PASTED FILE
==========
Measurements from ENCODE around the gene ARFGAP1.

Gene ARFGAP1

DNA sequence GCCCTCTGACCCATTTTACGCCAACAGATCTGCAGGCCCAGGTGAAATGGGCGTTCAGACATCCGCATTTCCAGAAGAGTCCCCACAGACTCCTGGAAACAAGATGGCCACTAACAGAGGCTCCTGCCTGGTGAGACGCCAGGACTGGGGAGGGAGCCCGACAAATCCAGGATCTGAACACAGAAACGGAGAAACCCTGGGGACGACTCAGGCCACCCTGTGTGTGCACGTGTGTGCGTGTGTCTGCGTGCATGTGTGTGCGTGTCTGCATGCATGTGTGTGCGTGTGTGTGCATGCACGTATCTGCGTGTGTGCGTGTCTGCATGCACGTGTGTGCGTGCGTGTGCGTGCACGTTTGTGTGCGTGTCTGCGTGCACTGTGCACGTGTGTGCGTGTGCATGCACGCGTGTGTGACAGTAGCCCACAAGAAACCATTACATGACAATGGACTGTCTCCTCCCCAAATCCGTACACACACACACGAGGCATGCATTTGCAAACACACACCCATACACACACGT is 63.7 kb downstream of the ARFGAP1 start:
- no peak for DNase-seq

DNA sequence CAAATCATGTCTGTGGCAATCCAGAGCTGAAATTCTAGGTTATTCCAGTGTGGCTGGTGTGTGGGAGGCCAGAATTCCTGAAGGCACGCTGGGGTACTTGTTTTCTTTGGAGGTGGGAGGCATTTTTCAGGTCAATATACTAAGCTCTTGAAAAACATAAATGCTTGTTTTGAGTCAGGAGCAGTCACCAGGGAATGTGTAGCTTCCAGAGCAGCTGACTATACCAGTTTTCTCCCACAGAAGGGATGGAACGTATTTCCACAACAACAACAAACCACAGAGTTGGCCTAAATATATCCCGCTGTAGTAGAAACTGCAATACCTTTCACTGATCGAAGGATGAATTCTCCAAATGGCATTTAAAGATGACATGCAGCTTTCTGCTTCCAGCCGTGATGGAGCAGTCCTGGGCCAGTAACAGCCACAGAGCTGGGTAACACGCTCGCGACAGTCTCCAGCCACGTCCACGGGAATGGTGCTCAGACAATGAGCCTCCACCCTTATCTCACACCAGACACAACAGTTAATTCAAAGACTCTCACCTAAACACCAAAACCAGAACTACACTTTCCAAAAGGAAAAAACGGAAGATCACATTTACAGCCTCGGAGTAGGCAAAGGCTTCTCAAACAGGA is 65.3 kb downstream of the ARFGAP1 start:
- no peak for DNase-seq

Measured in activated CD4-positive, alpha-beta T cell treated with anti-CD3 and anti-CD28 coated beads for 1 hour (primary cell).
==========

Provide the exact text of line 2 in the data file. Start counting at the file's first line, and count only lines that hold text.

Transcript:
Gene ARFGAP1